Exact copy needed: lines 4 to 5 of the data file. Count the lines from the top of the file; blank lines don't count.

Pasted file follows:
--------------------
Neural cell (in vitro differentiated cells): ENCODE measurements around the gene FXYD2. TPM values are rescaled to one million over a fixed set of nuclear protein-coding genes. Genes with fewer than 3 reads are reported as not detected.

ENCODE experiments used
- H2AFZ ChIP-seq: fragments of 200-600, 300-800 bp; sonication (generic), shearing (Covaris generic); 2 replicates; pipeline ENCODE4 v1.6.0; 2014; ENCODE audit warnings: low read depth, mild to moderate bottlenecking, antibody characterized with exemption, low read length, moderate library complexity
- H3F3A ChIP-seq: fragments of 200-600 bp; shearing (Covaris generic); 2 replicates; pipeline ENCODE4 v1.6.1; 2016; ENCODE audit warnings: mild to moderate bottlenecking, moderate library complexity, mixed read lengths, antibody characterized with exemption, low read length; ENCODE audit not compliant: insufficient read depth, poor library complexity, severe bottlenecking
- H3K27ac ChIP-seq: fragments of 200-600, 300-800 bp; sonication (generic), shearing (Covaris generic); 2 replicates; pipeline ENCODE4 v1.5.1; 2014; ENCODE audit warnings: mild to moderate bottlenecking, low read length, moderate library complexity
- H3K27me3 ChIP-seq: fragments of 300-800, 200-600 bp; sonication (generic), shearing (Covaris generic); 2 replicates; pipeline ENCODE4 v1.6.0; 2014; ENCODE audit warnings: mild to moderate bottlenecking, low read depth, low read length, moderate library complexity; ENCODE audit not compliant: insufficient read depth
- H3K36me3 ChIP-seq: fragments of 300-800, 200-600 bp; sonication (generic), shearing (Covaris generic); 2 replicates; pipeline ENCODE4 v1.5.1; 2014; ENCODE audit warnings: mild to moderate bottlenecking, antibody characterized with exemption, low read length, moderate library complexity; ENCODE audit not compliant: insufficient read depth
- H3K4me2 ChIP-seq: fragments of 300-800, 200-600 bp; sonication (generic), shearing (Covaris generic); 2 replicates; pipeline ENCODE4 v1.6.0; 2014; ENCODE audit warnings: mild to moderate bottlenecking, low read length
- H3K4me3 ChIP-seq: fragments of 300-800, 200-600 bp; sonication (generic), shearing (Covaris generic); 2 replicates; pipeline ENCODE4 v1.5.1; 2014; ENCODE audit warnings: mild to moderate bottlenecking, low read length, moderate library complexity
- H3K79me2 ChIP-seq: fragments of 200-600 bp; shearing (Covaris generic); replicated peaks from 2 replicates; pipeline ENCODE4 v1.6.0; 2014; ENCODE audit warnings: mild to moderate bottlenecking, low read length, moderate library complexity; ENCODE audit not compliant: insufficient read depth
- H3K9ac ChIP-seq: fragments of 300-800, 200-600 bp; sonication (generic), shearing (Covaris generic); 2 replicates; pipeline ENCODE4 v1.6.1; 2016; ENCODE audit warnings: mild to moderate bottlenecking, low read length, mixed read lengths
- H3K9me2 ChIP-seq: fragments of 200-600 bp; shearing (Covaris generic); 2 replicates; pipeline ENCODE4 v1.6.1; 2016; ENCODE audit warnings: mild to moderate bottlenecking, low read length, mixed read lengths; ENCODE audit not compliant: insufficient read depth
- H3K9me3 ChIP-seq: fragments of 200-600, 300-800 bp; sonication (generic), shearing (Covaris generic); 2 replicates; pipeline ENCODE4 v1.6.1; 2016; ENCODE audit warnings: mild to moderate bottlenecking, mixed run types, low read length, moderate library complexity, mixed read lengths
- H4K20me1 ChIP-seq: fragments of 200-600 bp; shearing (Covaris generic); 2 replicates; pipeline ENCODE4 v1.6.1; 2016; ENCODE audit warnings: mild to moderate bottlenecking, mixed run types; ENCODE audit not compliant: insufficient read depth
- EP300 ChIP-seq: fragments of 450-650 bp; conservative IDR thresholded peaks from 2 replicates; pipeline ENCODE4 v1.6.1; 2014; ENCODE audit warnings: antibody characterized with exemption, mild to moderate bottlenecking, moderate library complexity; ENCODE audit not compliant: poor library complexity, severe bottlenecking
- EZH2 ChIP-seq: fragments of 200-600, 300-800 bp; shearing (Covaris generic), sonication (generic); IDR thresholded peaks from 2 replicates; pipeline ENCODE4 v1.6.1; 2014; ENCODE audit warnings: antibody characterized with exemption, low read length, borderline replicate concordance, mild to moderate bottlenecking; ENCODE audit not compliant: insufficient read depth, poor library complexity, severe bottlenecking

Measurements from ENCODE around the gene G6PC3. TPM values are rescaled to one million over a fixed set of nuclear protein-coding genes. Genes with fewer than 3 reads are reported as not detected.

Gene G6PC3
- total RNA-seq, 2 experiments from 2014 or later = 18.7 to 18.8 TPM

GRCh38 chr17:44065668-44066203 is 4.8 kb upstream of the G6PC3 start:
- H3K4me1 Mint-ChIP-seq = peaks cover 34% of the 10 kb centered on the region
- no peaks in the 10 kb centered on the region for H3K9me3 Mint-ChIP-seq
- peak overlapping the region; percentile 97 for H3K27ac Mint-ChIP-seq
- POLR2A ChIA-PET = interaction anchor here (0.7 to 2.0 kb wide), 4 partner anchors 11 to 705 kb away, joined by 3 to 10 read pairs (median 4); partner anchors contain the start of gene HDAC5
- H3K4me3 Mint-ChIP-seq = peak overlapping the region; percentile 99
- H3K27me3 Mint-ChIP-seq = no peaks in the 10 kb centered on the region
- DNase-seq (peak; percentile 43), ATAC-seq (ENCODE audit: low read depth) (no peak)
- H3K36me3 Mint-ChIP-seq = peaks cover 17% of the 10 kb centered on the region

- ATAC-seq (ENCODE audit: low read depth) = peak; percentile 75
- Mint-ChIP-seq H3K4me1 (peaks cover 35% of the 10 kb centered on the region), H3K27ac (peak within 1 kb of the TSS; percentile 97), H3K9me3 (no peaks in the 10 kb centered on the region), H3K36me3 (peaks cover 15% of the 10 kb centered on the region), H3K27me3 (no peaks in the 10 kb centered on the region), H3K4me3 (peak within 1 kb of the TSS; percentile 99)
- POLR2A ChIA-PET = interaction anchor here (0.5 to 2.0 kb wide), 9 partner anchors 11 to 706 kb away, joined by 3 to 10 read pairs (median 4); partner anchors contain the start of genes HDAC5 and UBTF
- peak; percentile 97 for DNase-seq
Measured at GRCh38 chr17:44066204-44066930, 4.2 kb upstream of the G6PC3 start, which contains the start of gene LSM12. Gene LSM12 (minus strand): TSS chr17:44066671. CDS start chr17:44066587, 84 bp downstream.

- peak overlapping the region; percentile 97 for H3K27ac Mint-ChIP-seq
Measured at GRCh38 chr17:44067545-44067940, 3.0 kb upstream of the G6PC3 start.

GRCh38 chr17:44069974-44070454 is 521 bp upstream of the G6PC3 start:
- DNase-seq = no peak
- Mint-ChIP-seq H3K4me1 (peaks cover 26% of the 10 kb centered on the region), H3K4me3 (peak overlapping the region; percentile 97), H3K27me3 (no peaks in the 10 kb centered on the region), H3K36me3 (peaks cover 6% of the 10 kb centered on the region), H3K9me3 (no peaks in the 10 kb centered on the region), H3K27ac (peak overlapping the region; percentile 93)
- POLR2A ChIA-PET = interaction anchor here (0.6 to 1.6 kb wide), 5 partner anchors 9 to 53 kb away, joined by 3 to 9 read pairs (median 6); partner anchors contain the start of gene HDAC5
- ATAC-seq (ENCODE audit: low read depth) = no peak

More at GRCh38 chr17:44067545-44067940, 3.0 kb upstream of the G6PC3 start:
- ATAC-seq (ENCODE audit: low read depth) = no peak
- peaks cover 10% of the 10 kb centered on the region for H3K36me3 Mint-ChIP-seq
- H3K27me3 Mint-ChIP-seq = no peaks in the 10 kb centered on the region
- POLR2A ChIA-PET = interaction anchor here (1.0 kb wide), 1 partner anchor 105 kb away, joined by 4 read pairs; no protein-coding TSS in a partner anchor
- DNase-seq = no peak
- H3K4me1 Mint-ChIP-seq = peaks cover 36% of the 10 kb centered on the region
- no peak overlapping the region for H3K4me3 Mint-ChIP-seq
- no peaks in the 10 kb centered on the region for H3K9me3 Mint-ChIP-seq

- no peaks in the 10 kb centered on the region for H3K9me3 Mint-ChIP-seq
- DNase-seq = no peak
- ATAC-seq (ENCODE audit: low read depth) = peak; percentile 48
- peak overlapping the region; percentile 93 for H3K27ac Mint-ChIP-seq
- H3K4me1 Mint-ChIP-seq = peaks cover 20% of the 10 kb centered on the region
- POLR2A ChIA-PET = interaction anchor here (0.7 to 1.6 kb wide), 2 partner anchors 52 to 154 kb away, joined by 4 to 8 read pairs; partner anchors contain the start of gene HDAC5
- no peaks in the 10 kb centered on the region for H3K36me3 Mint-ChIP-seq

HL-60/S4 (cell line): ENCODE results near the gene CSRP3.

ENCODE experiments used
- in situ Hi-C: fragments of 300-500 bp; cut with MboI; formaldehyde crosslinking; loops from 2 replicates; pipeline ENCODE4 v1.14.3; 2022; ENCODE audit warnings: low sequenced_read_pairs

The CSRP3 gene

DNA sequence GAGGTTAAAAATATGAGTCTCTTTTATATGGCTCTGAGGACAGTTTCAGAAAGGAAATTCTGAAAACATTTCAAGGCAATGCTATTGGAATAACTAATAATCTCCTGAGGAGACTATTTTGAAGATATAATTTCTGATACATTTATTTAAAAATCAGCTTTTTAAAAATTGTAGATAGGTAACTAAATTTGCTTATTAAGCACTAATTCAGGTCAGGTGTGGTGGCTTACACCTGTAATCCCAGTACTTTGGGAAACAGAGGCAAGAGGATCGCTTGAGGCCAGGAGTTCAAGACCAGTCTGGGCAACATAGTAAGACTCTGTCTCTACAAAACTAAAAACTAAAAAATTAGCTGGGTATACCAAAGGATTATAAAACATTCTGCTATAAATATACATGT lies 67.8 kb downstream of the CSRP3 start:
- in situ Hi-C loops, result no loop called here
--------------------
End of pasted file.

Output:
- H3F3A ChIP-seq: fragments of 200-600 bp; shearing (Covaris generic); 2 replicates; pipeline ENCODE4 v1.6.1; 2016; ENCODE audit warnings: mild to moderate bottlenecking, moderate library complexity, mixed read lengths, antibody characterized with exemption, low read length; ENCODE audit not compliant: insufficient read depth, poor library complexity, severe bottlenecking
- H3K27ac ChIP-seq: fragments of 200-600, 300-800 bp; sonication (generic), shearing (Covaris generic); 2 replicates; pipeline ENCODE4 v1.5.1; 2014; ENCODE audit warnings: mild to moderate bottlenecking, low read length, moderate library complexity